So, you’re thinking of buying a new home? That’s great news! Is it a trendy three-bed terrace in a cul-de-sac? Or do you fancy a penthouse apartment with city views? Whatever the property type, we’re sure you’re excited about your soon-to-be new home.
But wait. It’s not all plain sailing? You’re getting a bit tired with all the costs involved with buying a home, you say? We totes get that. After all, it’s enough having to pay for bricks and mortar, let alone all of the other costs associated with getting the keys to your new home.
Conveyancing, legal costs, high stamp duty if it’s your second home, mortgage fees – the list is endless. Which is why most homebuyers look to save a pretty penny wherever they can when buying a home. So, if you’re wondering how you can save some money when in your buying journey, stick with us, and we’ll give you some tip-top tips.
Plan early and get your credit score on point
Before you start viewing a property and making offers, be sure to check your credit score. Taking an early look at your credit file means that you can identify ways to bump up the numbers. The higher your credit score, the more chance you have of getting a decent mortgage.
Use free mortgage calculators
If you’re still in the early stages of your house-buying experience, it’s always good to use a mortgage calculator, which will give you an idea of how much you can borrow. A trusty will throw up plenty of options.
Once you have an idea of how much you can borrow, to find the best offers on the market.
Or why not go one better and , who can give you first-hand advice and discuss your options?
Think about the overall cost of buying a home
Calculating the costs associated with buying a home beforehand can be tricky. But it can also give you an indication of the overall total cost. Think about potential fees involved and try your best to budget accordingly. Aspects like mortgage arrangement fees, valuation fees, legal fees, stamp duty, removal costs, home repairs, surveys, furnishing etc could all play their part in your total spend.
While knowing the costs won’t technically save you any money, it will stop any nasty surprises from springing up – and if you try and slightly over budget, you could be left pleasantly surprised by the time you get the keys.
Make the most of the Help to Buy ISA scheme
First-time buyer can explore taking advantage of the government scheme that came into place in 2017.
lets you save up to £4,000 a year either as a lump sum or by putting money aside when you can. The state then adds a 25% bonus on top if you use it towards a first home, with the government contributing a maximum of £32,000.
Shop around before deciding on where to invest your money
Too often, homebuyers (especially first-time-buyers) go for the first mortgage offer, hire the first solicitors they speak to and so on, all because they are so eager to get the ball rolling. Buying a new home isn’t a race, however. With the average transaction taking anywhere between three to six months, you have a bit of time on your side when it comes to making big decisions.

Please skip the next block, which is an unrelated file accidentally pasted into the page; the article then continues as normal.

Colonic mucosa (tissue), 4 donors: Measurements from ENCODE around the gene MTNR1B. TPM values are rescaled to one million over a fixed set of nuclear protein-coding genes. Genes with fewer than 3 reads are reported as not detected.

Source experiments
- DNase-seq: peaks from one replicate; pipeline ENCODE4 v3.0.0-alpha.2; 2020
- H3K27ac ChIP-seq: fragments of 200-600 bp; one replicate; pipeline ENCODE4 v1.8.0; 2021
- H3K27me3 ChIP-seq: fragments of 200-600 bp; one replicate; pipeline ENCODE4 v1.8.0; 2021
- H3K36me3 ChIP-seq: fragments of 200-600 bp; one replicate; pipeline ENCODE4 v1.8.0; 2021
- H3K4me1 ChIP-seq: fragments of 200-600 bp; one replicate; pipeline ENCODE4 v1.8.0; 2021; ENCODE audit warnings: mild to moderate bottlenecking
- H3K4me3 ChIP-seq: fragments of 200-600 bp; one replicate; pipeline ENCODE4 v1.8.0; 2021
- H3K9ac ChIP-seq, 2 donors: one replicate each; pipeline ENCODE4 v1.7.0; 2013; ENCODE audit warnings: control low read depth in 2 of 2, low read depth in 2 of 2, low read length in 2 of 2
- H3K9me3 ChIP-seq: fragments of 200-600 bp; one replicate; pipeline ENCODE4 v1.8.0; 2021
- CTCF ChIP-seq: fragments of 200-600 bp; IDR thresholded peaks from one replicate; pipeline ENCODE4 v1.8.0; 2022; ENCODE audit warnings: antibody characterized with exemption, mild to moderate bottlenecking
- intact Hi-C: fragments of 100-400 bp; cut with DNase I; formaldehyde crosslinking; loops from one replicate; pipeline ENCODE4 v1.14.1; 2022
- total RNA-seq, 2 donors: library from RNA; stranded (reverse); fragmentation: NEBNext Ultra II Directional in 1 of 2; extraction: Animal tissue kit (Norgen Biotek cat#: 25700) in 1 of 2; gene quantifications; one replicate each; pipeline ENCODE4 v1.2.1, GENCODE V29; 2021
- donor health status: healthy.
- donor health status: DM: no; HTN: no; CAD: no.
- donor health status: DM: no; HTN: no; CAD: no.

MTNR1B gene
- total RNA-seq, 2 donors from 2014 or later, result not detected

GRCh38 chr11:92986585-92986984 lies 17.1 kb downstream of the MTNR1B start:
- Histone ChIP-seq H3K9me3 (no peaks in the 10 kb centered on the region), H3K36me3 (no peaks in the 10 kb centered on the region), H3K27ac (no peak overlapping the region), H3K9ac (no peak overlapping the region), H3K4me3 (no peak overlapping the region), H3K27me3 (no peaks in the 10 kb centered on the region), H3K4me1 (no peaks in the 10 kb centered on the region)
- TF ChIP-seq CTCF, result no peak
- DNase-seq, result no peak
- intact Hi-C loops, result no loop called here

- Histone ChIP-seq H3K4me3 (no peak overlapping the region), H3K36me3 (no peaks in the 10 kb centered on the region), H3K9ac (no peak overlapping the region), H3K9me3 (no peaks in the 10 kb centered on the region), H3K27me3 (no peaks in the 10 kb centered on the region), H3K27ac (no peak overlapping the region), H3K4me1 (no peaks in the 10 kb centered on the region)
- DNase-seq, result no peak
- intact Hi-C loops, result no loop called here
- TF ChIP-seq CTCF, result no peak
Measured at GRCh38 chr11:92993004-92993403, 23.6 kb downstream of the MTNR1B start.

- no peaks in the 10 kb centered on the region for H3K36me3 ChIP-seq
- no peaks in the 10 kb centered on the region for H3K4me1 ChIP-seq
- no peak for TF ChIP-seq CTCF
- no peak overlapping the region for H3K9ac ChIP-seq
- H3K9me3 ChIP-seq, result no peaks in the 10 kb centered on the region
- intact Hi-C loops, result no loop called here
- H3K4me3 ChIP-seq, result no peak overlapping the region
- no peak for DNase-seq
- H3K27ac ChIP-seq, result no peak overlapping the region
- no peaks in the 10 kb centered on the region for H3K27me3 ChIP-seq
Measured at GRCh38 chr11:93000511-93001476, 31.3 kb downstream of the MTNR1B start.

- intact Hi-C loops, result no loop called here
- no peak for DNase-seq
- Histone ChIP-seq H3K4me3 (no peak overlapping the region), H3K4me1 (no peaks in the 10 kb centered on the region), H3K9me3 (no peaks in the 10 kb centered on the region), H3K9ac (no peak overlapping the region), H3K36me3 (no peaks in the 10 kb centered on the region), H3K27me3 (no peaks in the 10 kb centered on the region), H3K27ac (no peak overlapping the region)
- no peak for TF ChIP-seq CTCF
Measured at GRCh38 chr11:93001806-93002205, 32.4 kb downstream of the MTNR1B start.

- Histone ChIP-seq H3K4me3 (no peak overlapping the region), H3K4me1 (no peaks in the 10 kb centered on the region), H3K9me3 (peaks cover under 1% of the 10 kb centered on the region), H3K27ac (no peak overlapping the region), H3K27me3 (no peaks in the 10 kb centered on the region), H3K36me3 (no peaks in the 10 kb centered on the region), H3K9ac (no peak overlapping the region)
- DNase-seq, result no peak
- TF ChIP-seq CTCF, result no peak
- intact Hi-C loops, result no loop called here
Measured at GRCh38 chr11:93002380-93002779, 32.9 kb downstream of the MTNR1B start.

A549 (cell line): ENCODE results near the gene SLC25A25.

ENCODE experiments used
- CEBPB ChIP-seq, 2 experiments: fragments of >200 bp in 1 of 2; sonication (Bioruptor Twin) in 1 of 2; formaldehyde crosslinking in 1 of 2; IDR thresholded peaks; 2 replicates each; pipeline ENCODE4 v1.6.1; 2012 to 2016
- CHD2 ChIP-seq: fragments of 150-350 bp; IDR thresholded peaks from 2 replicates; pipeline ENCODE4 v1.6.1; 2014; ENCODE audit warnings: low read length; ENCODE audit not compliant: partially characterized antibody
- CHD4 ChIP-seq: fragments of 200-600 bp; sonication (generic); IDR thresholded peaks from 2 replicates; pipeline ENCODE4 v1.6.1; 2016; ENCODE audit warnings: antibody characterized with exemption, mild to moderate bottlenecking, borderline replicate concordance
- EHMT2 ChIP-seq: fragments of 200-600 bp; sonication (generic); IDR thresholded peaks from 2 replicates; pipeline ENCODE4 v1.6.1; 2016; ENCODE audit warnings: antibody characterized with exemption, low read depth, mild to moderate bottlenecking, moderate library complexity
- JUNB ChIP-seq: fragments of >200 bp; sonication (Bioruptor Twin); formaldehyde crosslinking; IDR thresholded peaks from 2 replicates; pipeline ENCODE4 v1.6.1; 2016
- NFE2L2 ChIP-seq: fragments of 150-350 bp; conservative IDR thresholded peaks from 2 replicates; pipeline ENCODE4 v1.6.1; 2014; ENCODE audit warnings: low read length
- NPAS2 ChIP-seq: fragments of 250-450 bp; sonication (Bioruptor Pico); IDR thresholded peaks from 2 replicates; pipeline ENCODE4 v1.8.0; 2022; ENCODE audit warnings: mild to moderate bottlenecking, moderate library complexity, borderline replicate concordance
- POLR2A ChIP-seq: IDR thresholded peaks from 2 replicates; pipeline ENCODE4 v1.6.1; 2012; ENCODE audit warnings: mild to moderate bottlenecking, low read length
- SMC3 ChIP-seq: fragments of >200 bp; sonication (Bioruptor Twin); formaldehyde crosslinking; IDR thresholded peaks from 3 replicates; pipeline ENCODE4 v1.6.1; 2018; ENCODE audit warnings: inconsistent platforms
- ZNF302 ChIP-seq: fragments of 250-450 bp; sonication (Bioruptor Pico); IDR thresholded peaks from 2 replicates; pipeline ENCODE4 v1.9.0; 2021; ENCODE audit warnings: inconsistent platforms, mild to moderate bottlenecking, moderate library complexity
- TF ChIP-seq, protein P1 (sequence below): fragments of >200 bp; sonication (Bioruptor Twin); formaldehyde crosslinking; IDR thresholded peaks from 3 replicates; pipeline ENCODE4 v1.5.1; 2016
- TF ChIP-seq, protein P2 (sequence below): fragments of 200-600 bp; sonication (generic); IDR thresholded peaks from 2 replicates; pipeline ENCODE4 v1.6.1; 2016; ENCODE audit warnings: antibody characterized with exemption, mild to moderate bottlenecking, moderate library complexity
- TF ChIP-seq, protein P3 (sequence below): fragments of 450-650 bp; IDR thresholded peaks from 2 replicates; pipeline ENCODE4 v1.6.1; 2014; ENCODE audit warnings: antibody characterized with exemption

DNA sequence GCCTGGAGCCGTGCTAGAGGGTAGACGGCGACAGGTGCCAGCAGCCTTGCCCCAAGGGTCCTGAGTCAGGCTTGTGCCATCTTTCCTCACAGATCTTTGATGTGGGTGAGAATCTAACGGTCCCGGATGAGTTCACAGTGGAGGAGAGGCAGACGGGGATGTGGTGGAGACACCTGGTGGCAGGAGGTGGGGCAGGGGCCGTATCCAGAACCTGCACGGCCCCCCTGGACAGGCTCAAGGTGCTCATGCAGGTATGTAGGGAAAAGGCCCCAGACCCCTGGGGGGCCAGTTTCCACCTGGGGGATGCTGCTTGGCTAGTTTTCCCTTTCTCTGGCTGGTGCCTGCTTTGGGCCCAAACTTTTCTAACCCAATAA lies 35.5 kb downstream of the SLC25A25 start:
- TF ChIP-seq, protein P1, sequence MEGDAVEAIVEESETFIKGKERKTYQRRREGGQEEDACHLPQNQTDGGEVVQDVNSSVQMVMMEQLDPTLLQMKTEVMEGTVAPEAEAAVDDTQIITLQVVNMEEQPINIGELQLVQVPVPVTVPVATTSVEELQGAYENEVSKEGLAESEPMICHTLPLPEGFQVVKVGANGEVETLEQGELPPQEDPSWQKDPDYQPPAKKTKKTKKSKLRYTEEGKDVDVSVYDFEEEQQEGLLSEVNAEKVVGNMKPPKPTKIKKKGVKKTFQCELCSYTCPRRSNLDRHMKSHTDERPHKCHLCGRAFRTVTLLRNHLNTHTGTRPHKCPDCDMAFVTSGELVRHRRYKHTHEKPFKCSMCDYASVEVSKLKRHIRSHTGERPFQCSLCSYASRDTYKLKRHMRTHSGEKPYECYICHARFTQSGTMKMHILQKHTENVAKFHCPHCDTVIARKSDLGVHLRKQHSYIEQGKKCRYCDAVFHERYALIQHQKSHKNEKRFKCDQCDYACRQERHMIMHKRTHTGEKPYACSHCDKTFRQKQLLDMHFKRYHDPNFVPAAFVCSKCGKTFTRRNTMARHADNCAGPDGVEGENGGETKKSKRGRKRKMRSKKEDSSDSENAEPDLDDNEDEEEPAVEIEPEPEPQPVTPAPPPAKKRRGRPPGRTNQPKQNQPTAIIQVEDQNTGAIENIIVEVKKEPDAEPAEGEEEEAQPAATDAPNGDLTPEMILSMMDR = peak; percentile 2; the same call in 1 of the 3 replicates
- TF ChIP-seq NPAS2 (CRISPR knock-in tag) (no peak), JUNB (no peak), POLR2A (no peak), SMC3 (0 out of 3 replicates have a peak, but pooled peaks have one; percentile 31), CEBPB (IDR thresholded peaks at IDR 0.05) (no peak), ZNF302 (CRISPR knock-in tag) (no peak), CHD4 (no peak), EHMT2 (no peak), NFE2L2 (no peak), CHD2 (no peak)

Yes, the housing market is competitive, and good-quality properties can be snapped up quickly. But once an offer is accepted, you can take a bit more time looking for good deals for legal fees etc. The result could see you save a few hundred pounds.
Make sure you use personal finance apps and that it’s the right season
Improved technology means more options for how to save money.
Whether you’re in the deposit-saving process, or looking for the best deals along your buying journey, there are out there to help you save a quick buck here and there.
And as far as the season is concerned, erm…, to buy a home?
Before getting the keys to your first home, monitor the market and the lease
The housing market isn’t too dissimilar to the stock market, in that it’s susceptible to peaks and dips (just not as frequently). Buying a home is a personal decision that shouldn’t be dictated by current trends. But having knowledge of house price averages will help you make more informed decisions.
Furthermore, owning a leasehold flat essentially means that you’re renting it for the period of the lease. When buying, it’s essential to check the length of that lease. Short leasehold properties go on the market for lower prices but renewing the lease can be costly. Look for an apartment with more than 80 years left on the lease. The result will see you save in the long term and avoid having to worry about an expiring lease.
Understand service charge costs
Flats also come with services charges, which is the cost for maintaining the communal areas of the building. Service charges can cost anywhere between £80 and £150 pounds a month, though on some properties they are even more costly. They are calculated by the size of the building and split evenly with the number of apartments.
An apartment building with a high volume of flats should equate to a lower service charge. Also take note of the amenities available: somewhere with a concierge, gym, swimming pool etc is likely to be more costly than a development with a communal garden. Always find out the service charges before making an offer.
Head to an auction
Ok, so this one is a bit left field, but if you haven’t found a property yet, buying at an auction could save you thousands. Auctioned properties are often priced lower than market value. As long as there isn’t a bidding war, they offer an opportunity to get a house at a cut-price deal.